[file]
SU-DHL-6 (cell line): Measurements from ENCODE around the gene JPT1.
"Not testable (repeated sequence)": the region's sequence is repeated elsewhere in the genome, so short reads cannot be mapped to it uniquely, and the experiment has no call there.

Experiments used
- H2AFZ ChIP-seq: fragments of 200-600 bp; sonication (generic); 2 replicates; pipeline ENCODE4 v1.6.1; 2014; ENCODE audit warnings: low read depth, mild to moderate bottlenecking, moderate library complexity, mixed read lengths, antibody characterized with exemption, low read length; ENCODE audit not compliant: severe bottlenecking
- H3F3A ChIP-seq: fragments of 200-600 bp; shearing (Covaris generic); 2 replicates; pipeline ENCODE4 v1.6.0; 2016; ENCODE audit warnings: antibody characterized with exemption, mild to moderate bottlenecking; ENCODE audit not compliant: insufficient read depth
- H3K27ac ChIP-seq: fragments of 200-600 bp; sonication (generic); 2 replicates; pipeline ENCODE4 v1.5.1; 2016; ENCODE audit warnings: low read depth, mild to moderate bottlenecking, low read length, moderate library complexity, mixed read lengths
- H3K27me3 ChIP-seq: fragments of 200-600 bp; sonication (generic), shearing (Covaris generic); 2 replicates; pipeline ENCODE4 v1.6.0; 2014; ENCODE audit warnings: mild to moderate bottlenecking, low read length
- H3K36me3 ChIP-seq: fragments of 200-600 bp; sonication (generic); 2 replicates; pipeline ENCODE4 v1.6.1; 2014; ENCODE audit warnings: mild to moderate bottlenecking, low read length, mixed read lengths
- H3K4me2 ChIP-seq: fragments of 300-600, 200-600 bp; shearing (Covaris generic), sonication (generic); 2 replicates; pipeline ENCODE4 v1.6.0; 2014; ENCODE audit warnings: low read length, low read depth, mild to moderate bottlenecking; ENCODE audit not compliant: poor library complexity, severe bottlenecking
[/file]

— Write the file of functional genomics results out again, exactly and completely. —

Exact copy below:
SU-DHL-6 (cell line): Measurements from ENCODE around the gene JPT1.
"Not testable (repeated sequence)": the region's sequence is repeated elsewhere in the genome, so short reads cannot be mapped to it uniquely, and the experiment has no call there.

Experiments used
- H2AFZ ChIP-seq: fragments of 200-600 bp; sonication (generic); 2 replicates; pipeline ENCODE4 v1.6.1; 2014; ENCODE audit warnings: low read depth, mild to moderate bottlenecking, moderate library complexity, mixed read lengths, antibody characterized with exemption, low read length; ENCODE audit not compliant: severe bottlenecking
- H3F3A ChIP-seq: fragments of 200-600 bp; shearing (Covaris generic); 2 replicates; pipeline ENCODE4 v1.6.0; 2016; ENCODE audit warnings: antibody characterized with exemption, mild to moderate bottlenecking; ENCODE audit not compliant: insufficient read depth
- H3K27ac ChIP-seq: fragments of 200-600 bp; sonication (generic); 2 replicates; pipeline ENCODE4 v1.5.1; 2016; ENCODE audit warnings: low read depth, mild to moderate bottlenecking, low read length, moderate library complexity, mixed read lengths
- H3K27me3 ChIP-seq: fragments of 200-600 bp; sonication (generic), shearing (Covaris generic); 2 replicates; pipeline ENCODE4 v1.6.0; 2014; ENCODE audit warnings: mild to moderate bottlenecking, low read length
- H3K36me3 ChIP-seq: fragments of 200-600 bp; sonication (generic); 2 replicates; pipeline ENCODE4 v1.6.1; 2014; ENCODE audit warnings: mild to moderate bottlenecking, low read length, mixed read lengths
- H3K4me2 ChIP-seq: fragments of 300-600, 200-600 bp; shearing (Covaris generic), sonication (generic); 2 replicates; pipeline ENCODE4 v1.6.0; 2014; ENCODE audit warnings: low read length, low read depth, mild to moderate bottlenecking; ENCODE audit not compliant: poor library complexity, severe bottlenecking